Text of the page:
In 2016, the Red Sox relievers won 25 and lost 27, had a 3.56 ERA, ninth in baseball, while the 2017 relievers won 29 and lost just 15 and had a significantly lower ERA of 3.15, second in baseball. Opponents had a .233 batting average, seventh in baseball, against Boston relievers, in 2016 and a slightly lower .226 average in 2017. 

The improvement of the performance of the relievers was, obviously, a factor in offsetting the loss of offensive production.

Another factor, perhaps more important, which helped make it possible for the Red Sox to win the same number of games in 2017 as in 2016, without the offense, was the weakened competition in the American League East. Each team in baseball plays 19 games each year against opponents from its own division or 76 games, or 47 percent, out of a total of 162.

The American League East has been one of the most powerful divisions in baseball for many years. Boston, New York, Baltimore, Toronto and Tampa Bay, which make up the Eastern Division, had had at least three and as many as four teams with records of .500 or better every year for the past 11 years prior to 2017.

In 2016, four of the Eastern Division teams, the Red Sox, Orioles, Blue Jays and Yankees all won more than they lost overall, with the fourth place Yankees winning 84 and losing just 78. In 2017, only two of those teams, the Red Sox and Yankees won more games than they lost while the other three had losing seasons. 

The other American League East teams, won 183 and lost just 161 in games outside the Division in 2016 but slipped to 173 wins and 172 losses in 2017, while the Red Sox improved to 52-34 outside the division from 50-36 in 2016. 

While the rest of the Division was losing the equivalent of 10 1/2 games against the rest of baseball, the Red Sox were improving by two games against them. The obviously weaker division also contributed to offset the offensive loss for the Sox.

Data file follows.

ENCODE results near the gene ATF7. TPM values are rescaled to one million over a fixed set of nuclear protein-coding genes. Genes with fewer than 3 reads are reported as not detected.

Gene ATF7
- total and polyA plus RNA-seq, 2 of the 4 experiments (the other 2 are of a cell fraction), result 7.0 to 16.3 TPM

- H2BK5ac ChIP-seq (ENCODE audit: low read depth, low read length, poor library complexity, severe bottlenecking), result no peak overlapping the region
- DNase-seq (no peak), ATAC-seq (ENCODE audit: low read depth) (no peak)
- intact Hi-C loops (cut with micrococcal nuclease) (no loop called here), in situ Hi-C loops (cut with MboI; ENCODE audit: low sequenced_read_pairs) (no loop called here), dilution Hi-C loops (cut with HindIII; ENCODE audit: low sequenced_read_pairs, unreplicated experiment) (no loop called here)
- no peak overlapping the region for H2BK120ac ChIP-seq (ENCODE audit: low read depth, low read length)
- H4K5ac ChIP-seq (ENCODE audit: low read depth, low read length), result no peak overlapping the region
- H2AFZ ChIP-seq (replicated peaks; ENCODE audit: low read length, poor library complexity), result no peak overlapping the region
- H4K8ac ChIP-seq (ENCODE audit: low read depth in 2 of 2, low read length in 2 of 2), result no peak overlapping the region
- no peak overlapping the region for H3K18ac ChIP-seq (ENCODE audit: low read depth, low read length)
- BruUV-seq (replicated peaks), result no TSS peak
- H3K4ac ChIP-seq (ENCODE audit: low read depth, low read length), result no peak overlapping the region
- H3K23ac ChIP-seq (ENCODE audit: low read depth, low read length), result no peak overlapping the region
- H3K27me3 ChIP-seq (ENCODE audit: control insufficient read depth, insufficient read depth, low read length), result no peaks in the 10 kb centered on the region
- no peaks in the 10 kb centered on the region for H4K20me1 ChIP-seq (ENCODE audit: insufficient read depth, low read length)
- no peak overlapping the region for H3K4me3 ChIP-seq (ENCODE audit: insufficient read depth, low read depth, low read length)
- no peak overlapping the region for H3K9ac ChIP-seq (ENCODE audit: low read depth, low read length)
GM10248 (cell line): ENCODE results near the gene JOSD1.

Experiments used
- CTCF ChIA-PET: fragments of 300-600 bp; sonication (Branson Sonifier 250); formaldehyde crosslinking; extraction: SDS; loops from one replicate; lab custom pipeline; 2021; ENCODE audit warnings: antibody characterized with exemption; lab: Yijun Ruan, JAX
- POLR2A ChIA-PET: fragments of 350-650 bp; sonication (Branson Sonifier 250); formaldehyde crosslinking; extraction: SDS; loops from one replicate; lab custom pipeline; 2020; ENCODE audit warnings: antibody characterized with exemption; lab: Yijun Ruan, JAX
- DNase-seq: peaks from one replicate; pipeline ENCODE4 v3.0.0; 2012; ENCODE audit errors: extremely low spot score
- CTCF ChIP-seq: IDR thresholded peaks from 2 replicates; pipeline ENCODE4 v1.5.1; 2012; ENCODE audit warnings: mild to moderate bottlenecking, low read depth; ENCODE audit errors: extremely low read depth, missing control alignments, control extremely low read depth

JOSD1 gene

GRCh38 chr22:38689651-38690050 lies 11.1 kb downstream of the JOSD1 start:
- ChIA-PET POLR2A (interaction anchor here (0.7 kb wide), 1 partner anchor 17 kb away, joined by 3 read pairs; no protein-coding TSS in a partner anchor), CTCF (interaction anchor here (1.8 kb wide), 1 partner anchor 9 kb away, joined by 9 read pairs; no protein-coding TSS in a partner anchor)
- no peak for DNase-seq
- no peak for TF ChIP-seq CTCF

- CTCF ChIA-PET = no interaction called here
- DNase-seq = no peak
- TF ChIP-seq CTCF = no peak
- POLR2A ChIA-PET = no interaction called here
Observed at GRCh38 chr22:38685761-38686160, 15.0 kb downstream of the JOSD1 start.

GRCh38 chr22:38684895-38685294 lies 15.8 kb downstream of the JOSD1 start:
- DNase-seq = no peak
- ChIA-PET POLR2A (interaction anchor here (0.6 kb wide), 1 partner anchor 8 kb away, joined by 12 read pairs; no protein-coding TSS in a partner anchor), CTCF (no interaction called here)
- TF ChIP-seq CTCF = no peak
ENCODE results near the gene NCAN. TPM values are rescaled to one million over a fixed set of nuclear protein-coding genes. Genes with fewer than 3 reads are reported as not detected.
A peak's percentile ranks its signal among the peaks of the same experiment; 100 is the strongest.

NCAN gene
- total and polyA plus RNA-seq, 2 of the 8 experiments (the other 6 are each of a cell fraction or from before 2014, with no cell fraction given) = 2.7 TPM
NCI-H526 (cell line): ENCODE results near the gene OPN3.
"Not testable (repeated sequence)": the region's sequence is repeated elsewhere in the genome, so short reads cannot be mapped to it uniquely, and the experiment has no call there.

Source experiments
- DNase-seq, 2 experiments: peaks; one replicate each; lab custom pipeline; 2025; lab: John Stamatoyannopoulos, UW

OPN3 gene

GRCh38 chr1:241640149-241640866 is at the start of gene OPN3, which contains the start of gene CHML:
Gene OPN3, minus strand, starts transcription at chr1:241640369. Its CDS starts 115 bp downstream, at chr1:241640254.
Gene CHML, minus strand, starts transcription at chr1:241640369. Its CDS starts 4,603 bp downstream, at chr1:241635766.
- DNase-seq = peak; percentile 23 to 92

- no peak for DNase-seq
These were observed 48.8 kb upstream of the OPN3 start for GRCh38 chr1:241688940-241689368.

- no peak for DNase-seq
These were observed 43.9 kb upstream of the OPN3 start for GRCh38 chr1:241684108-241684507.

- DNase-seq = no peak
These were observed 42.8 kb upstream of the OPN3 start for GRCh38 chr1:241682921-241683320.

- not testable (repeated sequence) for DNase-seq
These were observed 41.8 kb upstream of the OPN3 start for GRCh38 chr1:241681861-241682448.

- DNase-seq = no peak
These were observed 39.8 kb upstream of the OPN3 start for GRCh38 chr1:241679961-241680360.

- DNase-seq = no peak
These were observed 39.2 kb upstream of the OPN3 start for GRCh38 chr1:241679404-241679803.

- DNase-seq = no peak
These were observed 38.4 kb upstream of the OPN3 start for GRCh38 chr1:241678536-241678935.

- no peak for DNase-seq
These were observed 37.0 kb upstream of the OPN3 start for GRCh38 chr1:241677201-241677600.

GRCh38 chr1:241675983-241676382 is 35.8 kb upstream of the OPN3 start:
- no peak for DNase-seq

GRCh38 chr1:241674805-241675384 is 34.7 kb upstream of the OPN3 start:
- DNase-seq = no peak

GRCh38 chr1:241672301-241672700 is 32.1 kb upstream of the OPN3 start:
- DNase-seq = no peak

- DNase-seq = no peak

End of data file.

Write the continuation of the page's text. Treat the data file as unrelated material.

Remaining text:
David Ortiz had, perhaps, the greatest final season in 2016 that any baseball player has ever put together after announcing that it would be his last. There is no question that he was a major factor in the Red Sox improvement from a 78-84 record and a last place finish in 2015 to a regular season division title in 2016.

There is also no question that his performance and his leadership inspired the young position players to perform at the high level that they did offensively. Unfortunately, there is no way to measure that effect or to measure the effect of his loss on the same players the next year.

Fortunately for the Red Sox, the improvement in their bullpen, and the weakened performance by other teams in their division allowed the Sox to repeat as regular season champs, only to lose again in the first round.

This is still a very good Red Sox team, but, unfortunately for Red Sox fans, even though Baltimore, Tampa Bay and Toronto don’t seem to be taking steps to make them more competitive, that very good, very young, New York Yankee team just got a lot better with the signing of Giancarlo Stanton and does not appear to be done spending money to make them the team to beat next year and perhaps for many years to come.

Whatever happens to the Red Sox under Alex Cora in 2018 and beyond, the ghost of David Ortiz will always be there and the answer to the question, ‘What if he had played just one more year?’, will never be known.

— Carl Johnson lives in Sanford and writes a weekly baseball column for the Journal Tribune Sunday. Contact him at [email protected] and check out his blog at